The Statue of Vimalakirti By Yang Hui-Zhi of the Tang, At Tianzhusi
Su Shi 1036-1101
Once there was a Master Yu who lay ill and dying
So his friend Master Ssu went to inquire after him.
Tottering over to the well, Yu gazed at his reflection
And sighed, "What has the maker of things done to me?"
Now as I contemplate this ancient statue of Vimalakirti,
Sick bones jutting out like a dried-up tortoise shell,
I see that realized men have transcended life and death,
And that this body comes and goes like drifting clouds.
Worldly men are satisfied only when achieving fame,
Though my health is good, my soul is already weary.
This old man is spiritually whole and needs nothing;
Laughing and chatting, he can tame the wildest beast.
When he was alive, when people asked about the Way,
He bowed his head in silence, in his heart he knew.
To this day this old statue has not said a word,
And, like Vimalakirti, neither dies nor rots away.
None of the local farmers' wives think to fix it,
Sometimes a field mouse nibbles at its whiskers.
Seeing it makes people lose their heads and run away,
For who can stand up to him, this Master of No Words?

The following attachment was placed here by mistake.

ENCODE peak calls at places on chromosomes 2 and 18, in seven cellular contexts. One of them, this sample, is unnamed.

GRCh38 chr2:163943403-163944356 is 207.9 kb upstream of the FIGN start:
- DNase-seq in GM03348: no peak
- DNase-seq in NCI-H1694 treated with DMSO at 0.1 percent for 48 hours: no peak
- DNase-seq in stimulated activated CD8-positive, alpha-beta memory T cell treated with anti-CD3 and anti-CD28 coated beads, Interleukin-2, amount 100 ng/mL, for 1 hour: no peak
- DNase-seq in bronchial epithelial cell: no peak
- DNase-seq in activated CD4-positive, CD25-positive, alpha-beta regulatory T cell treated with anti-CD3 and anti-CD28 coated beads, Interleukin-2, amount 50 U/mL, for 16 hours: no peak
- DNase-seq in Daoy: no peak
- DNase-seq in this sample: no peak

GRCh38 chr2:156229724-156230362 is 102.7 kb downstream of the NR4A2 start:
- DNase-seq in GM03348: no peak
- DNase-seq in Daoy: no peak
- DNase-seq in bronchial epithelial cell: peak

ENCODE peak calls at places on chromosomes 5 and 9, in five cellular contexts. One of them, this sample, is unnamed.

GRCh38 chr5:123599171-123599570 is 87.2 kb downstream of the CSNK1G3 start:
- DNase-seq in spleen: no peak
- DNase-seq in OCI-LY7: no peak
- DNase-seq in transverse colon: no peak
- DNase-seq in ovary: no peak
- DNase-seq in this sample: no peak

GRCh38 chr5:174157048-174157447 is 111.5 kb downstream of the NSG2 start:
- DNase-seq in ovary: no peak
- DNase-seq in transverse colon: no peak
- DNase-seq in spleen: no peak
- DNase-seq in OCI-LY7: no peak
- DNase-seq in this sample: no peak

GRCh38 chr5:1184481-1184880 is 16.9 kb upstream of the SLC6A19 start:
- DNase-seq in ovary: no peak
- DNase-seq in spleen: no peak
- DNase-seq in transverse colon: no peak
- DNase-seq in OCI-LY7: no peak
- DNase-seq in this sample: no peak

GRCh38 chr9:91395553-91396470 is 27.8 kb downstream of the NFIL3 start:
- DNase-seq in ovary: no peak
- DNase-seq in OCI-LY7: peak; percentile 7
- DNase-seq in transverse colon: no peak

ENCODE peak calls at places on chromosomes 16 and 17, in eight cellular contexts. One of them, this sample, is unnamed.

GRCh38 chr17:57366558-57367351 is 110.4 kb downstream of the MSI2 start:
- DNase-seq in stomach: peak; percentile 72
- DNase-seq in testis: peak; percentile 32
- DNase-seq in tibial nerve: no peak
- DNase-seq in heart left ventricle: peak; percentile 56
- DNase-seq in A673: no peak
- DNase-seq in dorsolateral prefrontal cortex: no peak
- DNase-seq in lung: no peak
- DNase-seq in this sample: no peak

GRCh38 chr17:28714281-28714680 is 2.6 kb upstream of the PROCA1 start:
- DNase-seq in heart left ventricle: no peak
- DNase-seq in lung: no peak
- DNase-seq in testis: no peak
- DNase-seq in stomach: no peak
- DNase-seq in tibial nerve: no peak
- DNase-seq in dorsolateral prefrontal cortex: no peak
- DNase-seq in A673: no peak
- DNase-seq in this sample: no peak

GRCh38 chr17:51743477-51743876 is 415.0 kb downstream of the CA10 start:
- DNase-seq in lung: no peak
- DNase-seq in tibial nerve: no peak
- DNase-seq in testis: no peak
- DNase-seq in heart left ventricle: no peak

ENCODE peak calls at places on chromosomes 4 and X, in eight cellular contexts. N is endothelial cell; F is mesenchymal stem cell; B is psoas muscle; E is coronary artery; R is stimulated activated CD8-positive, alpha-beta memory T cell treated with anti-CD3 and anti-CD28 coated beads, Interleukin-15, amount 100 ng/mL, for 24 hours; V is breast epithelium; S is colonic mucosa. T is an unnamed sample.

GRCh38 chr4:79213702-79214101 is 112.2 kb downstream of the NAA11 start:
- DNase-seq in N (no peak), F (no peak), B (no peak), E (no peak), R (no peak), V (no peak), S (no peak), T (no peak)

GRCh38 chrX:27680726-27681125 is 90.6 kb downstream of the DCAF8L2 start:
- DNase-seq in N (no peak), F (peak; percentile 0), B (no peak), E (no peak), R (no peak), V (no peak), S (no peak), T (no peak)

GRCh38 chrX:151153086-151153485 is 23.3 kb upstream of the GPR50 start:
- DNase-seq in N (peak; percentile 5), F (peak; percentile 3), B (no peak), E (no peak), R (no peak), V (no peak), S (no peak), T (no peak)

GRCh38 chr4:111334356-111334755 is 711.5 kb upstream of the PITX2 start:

Wéimó Xiàng Táng Yáng Huìzhī Sù Zài Tiánzhùsì
Sū Shì 1036-1101
Xīzhě Zǐyú bìng qiě sǐ,
Qí yǒu Zǐsì wǎng wèn zhī.
Piánxiān jiàn jǐng zì tànxī,
Zàowù jiāng ān yǐ wǒ wéi.
Jīn guān gǔ sù Wéimó xiàng,
Bìng gǔ lěi wéi rú kū guī.
Nǎi zhī zhì rén wài shēngsǐ,
Cǐ shēn biànhuà fúyún suí.
Shìrén qǐ bù shuò qiě hǎo,
Shēn suī wèi bìng xīn yǐ pí.
Cǐ sǒu shén wán zhōng yǒu shì,
Tánxiào kě què qiān xióngpí.
Dāng qí zài shí huò wèn fǎ,
Fǔ shǒu wúyán xīn zì zhī.
Zhì jīn yíxiàng wū bù yǔ,
Yú xī wèi sǐ wú zēng kuī.
Tiánwēng lǐfù nǎ kěn gù,
Shí yǒu yě shǔ xián qí zī.
Jiàn zhī shǐ rén měi zì shī,
Shuí néng yú jié wúyán shī.
Su Shi's first posting was in Fengxiang, west of Changan (Xian) in Shaanxi.
Finding: SSSC 1:110-111
From Beata Grant's Mount Lu Revised, Buddhism in the Life and Writings of Su Shih, University of Hawaii Press/Honolulu.